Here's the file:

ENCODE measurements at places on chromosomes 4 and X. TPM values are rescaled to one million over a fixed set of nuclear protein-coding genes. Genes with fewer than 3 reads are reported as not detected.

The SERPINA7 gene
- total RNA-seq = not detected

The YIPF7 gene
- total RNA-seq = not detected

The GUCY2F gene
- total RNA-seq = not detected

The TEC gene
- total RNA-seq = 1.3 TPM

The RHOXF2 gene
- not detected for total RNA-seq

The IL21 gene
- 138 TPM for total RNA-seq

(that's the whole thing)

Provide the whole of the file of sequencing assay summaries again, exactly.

ENCODE measurements at places on chromosomes 4 and X. TPM values are rescaled to one million over a fixed set of nuclear protein-coding genes. Genes with fewer than 3 reads are reported as not detected.

The SERPINA7 gene
- total RNA-seq = not detected

The YIPF7 gene
- total RNA-seq = not detected

The GUCY2F gene
- total RNA-seq = not detected

The TEC gene
- total RNA-seq = 1.3 TPM

The RHOXF2 gene
- not detected for total RNA-seq

The IL21 gene
- 138 TPM for total RNA-seq